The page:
Australia’s mothers and babies 2008
This data summarised below is provided to help you as a clinician or researcher understand the current trends in reproductive medicine within Australia.
The information is based upon data from the publication "Australia's mothers and babies 2008" and is provided for educational purposes only. The original full publication is available online from AIHW Perinatal statistics series no. 23.
Australia’s mothers and babies 2008 is the eighteenth annual report on pregnancy and childbirth in Australia providing national information on women who gave birth and the characteristics and outcomes of their babies. In 2008, 292,156 women gave birth to 296,925 babies in Australia. This included 294,737 live births and 2,188 fetal deaths. The increase in births continued, with 2,720 more births (0.9%) than reported in 2007. However, the ‘baby boom’ peak appears to have passed; the rate of women aged 15–44 years giving birth in the population decreased slightly between 2007 and 2008. Data on the use of assisted reproductive technology (ART) showed that 3.2% of women who gave birth received ART treatment.
For jurisdictions where data on number of antenatal visits were available, 98.3% of women who gave birth had at least one antenatal visit, with 92.0% having five or more visits. Women who had no antenatal care accounted for only 0.3%. The proportion of women who smoked while pregnant was 16.2%. The average age of mothers who smoked was 27.0 years compared with 30.2 years for non-smokers.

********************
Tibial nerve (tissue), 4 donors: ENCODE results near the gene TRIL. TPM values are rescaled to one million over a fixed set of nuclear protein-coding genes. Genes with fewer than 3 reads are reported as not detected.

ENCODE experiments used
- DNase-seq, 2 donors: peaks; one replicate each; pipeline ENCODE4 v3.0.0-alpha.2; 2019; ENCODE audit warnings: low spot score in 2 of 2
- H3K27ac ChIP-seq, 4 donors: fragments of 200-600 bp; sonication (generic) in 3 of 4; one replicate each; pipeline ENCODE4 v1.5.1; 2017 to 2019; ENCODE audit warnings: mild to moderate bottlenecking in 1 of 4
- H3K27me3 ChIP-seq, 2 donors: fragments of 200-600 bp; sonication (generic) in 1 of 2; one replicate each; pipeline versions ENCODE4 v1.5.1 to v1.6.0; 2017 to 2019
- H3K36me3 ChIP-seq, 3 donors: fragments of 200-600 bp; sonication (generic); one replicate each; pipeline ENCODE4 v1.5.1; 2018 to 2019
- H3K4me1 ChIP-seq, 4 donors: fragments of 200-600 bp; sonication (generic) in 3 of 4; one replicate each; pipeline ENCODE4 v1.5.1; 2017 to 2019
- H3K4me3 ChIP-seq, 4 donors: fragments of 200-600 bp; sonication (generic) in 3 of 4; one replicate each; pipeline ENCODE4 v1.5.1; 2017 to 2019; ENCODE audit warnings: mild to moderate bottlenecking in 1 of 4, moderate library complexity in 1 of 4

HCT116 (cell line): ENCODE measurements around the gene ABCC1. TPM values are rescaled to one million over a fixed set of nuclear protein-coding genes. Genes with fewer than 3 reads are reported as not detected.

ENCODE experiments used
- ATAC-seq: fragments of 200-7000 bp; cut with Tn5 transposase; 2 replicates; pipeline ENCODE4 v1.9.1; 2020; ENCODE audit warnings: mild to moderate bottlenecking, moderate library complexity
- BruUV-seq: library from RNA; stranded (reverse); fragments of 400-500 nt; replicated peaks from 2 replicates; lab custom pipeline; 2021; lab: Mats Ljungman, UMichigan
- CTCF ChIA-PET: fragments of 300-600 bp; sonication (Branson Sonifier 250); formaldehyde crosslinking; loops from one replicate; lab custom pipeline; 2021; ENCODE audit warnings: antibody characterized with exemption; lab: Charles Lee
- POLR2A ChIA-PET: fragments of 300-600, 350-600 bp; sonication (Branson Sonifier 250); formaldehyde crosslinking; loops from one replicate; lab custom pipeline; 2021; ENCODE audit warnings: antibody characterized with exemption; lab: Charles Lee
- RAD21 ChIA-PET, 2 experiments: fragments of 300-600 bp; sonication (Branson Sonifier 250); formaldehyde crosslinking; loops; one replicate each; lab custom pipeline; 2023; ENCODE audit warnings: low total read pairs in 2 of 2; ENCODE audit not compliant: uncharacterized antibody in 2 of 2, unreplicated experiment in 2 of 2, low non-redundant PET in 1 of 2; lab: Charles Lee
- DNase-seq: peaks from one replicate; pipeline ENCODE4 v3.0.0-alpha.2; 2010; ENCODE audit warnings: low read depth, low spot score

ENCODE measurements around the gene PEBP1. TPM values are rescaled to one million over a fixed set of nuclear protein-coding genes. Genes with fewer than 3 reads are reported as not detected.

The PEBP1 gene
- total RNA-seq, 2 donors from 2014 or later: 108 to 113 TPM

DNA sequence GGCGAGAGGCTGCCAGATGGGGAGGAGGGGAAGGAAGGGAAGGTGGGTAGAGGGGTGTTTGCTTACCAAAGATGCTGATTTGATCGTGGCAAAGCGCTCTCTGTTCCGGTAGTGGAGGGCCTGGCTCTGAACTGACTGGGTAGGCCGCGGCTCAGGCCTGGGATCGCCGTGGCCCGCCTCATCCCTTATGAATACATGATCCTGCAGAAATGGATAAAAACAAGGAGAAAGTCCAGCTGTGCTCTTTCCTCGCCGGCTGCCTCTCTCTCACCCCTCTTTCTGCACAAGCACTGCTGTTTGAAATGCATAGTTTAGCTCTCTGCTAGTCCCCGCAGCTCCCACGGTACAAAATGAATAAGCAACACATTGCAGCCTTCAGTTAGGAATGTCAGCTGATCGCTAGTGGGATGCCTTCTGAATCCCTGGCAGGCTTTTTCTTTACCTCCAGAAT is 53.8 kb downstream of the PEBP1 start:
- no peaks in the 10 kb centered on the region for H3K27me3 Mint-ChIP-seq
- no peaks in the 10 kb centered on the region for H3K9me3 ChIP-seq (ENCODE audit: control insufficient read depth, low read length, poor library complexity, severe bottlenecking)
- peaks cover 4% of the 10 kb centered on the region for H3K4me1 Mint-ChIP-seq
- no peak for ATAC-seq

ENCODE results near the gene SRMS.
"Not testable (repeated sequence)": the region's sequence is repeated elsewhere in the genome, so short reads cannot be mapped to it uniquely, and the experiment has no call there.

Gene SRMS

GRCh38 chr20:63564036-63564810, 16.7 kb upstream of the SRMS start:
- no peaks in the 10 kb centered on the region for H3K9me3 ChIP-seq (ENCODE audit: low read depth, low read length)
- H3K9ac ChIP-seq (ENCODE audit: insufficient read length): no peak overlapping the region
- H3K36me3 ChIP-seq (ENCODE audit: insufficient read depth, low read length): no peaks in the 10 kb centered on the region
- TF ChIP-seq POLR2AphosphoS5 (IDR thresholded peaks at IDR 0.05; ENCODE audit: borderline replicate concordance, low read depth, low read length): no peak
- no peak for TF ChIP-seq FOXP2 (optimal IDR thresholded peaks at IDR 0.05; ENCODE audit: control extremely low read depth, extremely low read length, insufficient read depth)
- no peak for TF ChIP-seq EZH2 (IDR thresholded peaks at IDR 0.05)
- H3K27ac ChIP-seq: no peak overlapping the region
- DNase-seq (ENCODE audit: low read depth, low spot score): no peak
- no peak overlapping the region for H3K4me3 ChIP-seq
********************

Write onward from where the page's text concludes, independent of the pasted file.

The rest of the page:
Of women who gave birth during 2008, 3.8% identified as Aboriginal or Torres Strait Islander. The average age of Indigenous mothers was 25.1 years, compared with 30.1 years for non-Indigenous mothers. Over half of the Aboriginal and Torres Strait Islander mothers reported smoking during pregnancy (50.9%), compared with 14.4% of non-Indigenous women who gave birth.
Labour and delivery
Of women who laboured, 74.6% had analgesia administered. The most common type of analgesia for labour was nitrous oxide (50.3%). The most common method of administration of anaesthesia for instrumental deliveries was epidural or caudal anaesthesia (50.7%), and for caesarean sections, spinal anaesthesia (61.3%). This is the second year that the rate of caesarean section has not significantly increased with a 0.2% rise from 30.9% in 2007 to 31.1% in 2008. The caesarean section rate for first-time mothers was 32.0% in 2008. Around 83.2% of those who had previously had a caesarean section had a further caesarean section in 2008.
Of babies born in 2008, 6.1% of live births were of low birthweight (less than 2,500 grams). This rate of low birthweight was the lowest in the decade 1999–2008. The perinatal death rate was 10.2 per 1,000 births in 2008, which comprised fetal and neonatal death rates of 7.4 per 1,000 births and 2.8 per 1,000 live births respectively. The leading category of perinatal death was congenital abnormality (24.9%). For term singleton births the leading categories of perinatal death were unexplained antepartum death (26.8%), congenital abnormality (16.4%) and hypoxic peripartum death (13.2%).
- Laws P & Sullivan EA 2010. Australia's mothers and babies 2008 AIHW Perinatal statistics series no. 24 Cat. no. PER 48. Sydney: AIHW National Perinatal Statistics Unit.